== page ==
The **exterior algebra**, or **Grassmann algebra** after Hermann Grassmann, is the algebraic system whose product is the exterior product. The exterior algebra provides an algebraic setting in which to answer geometric questions. For instance, whereas blades have a concrete geometrical interpretation, objects in the exterior algebra can be manipulated according to a set of unambiguous rules. The exterior algebra contains objects that are not just *k*-blades, but sums of *k*-blades; such a sum is called a *k*-vector. The *k*-blades, because they are simple products of vectors, are called the simple elements of the algebra. The *rank* of any *k*-vector is defined to be the smallest number of simple elements of which it is a sum. The exterior product extends to the full exterior algebra, so that it makes sense to multiply any two elements of the algebra. Equipped with this product, the exterior algebra is an associative algebra, which means that α ∧ (β ∧ γ) = (α ∧ β) ∧ γ for any elements α, β, γ. The *k*-vectors have degree *k*, meaning that they are sums of products of *k* vectors. When elements of different degrees are multiplied, the degrees add like multiplication of polynomials. This means that the exterior algebra is a graded algebra.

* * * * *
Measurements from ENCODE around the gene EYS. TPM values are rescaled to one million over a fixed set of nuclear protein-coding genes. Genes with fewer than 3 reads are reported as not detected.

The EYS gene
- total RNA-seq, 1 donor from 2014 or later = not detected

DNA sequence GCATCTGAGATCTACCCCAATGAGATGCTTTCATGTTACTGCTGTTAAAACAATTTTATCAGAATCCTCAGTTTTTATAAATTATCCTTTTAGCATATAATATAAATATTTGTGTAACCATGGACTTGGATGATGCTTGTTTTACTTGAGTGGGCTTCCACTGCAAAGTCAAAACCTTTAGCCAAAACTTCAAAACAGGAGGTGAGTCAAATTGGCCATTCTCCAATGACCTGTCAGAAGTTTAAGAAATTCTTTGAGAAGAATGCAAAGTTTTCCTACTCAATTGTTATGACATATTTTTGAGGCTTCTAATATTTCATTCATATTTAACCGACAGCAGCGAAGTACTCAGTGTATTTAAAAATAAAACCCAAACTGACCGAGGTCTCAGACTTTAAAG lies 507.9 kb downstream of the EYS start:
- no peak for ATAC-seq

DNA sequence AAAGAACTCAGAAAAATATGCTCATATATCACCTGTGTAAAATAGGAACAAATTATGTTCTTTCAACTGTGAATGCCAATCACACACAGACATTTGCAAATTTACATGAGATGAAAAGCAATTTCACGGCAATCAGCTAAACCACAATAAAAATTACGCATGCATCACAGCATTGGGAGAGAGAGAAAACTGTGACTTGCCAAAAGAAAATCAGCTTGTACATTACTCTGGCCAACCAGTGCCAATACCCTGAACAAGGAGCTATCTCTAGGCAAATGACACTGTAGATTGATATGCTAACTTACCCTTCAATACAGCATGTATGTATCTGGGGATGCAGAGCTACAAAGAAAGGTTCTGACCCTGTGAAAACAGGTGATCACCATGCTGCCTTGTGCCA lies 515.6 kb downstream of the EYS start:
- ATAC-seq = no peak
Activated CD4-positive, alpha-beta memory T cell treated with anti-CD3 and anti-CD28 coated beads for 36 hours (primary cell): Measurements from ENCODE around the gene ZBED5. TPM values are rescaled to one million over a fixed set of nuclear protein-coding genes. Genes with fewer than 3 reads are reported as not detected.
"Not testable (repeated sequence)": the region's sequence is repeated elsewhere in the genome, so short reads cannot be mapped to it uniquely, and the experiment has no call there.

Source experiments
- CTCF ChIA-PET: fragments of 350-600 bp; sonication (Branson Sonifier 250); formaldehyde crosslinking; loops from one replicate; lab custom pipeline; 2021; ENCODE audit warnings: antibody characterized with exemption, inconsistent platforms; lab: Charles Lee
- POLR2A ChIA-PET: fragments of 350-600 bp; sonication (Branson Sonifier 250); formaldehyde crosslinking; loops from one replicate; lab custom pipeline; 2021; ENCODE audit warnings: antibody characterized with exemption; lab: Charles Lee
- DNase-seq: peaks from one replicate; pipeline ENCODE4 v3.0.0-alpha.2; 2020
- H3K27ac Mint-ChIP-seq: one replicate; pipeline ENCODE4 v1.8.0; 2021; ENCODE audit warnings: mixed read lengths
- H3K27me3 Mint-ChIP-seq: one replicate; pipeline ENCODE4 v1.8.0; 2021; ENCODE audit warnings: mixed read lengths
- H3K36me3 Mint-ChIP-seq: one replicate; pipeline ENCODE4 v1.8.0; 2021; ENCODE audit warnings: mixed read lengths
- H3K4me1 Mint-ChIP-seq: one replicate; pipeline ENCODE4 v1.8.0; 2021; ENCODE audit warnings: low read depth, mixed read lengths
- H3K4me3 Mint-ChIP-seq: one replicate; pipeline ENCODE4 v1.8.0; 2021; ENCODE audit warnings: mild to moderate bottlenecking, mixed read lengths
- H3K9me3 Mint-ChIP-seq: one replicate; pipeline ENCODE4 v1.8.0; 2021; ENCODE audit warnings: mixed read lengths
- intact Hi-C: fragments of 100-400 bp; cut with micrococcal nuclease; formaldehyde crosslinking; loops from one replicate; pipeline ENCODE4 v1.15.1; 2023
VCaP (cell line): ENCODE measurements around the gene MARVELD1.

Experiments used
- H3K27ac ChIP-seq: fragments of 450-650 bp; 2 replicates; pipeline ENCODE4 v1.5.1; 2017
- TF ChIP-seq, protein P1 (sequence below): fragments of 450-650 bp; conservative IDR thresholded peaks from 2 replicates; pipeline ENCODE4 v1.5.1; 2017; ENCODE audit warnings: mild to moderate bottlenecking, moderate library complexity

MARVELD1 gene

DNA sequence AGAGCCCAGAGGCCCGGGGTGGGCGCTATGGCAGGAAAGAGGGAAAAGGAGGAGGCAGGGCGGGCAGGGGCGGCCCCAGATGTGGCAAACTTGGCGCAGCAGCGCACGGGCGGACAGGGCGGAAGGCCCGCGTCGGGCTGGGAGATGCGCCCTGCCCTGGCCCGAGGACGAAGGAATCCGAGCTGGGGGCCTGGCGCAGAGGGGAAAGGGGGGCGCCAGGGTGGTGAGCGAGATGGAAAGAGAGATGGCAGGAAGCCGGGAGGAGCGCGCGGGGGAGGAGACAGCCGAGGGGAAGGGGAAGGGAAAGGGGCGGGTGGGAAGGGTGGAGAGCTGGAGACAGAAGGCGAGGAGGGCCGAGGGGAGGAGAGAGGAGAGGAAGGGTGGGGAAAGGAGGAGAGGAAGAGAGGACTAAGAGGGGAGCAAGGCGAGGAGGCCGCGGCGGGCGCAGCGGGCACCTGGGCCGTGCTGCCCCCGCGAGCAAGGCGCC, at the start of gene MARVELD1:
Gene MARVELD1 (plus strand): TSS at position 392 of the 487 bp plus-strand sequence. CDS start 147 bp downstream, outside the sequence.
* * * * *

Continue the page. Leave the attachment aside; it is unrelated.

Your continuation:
In a precise sense, given by what is known as a universal construction, the exterior algebra is the *largest* algebra that supports an alternating product on vectors, and can be easily defined in terms of other known objects such as tensors. The definition of the exterior algebra makes sense for spaces not just of geometric vectors, but of other vector-like objects such as vector fields or functions. In full generality, the exterior algebra can be defined for modules over a commutative ring, and for other structures of interest in abstract algebra. It is one of these more general constructions where the exterior algebra finds one of its most important applications, where it appears as the algebra of differential forms that is fundamental in areas that use differential geometry. Differential forms are mathematical objects that represent infinitesimal areas of infinitesimal parallelograms (and higher-dimensional bodies), and so can be integrated over surfaces and higher dimensional manifolds in a way that generalizes the line integrals from calculus. The exterior algebra also has many algebraic properties that make it a convenient tool in algebra itself. The association of the exterior algebra to a vector space is a type of functor on vector spaces, which means that it is compatible in a certain way with linear transformations of vector spaces. The exterior algebra is one example of a bialgebra, meaning that its dual space also possesses a product, and this dual product is compatible with the exterior product. This dual algebra is precisely the algebra of alternating multilinear forms on *V*, and the pairing between the exterior algebra and its dual is given by the interior product.

Read more about Exterior Algebra: Formal Definitions and Algebraic Properties, Functoriality, The Alternating Tensor Algebra, History

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